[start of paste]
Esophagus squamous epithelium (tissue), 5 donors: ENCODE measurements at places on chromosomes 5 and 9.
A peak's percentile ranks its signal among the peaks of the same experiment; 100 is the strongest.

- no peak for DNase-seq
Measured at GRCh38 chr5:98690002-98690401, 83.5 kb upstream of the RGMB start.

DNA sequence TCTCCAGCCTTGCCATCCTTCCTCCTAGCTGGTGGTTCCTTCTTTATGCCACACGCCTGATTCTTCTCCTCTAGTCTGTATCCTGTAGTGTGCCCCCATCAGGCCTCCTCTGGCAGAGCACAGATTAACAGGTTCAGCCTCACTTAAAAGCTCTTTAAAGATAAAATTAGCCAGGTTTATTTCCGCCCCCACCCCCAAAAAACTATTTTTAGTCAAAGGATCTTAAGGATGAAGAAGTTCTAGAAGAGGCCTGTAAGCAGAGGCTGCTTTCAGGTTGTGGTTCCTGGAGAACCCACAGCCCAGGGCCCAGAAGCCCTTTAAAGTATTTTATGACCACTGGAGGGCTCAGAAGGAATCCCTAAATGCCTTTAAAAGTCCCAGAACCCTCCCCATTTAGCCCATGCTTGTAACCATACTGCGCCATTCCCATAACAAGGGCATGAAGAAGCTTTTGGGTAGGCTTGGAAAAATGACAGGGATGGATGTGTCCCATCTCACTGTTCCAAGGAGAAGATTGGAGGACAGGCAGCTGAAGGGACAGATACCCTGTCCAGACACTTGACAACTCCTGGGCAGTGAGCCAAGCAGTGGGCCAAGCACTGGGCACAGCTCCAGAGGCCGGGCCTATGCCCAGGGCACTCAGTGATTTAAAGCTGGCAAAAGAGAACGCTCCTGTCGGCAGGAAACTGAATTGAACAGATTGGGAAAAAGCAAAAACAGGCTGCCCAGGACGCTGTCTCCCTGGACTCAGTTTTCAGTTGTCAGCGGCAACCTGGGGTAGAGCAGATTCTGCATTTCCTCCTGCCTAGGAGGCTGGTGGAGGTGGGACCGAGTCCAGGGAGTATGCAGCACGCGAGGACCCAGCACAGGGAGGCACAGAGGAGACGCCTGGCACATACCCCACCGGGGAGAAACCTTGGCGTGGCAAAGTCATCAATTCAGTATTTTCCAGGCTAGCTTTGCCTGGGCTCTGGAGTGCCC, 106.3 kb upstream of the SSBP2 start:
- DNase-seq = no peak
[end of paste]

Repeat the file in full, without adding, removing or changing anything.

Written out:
Esophagus squamous epithelium (tissue), 5 donors: ENCODE measurements at places on chromosomes 5 and 9.
A peak's percentile ranks its signal among the peaks of the same experiment; 100 is the strongest.

- no peak for DNase-seq
Measured at GRCh38 chr5:98690002-98690401, 83.5 kb upstream of the RGMB start.

DNA sequence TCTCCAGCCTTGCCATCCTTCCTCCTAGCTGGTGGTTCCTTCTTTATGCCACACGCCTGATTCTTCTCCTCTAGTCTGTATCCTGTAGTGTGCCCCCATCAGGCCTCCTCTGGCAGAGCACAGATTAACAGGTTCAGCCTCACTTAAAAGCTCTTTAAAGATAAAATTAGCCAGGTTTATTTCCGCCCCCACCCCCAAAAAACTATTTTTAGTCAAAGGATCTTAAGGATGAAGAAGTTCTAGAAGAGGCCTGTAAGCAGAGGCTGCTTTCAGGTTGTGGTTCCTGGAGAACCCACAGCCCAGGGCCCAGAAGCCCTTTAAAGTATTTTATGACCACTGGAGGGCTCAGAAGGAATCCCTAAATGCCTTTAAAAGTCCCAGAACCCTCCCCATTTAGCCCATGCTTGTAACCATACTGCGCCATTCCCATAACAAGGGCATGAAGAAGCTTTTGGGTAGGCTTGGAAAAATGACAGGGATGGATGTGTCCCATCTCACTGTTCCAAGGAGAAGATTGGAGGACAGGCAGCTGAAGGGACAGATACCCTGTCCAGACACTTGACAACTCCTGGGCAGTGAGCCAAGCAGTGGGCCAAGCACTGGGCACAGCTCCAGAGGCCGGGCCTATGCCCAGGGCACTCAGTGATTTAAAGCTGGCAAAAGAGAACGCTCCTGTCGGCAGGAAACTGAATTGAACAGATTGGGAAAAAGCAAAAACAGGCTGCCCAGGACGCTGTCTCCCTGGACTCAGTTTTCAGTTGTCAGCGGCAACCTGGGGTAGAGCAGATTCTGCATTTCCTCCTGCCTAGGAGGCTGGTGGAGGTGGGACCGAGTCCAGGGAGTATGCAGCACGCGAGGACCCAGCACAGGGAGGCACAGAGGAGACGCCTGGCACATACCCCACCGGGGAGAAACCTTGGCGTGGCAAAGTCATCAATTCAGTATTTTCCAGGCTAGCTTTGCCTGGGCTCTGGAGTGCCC, 106.3 kb upstream of the SSBP2 start:
- DNase-seq = no peak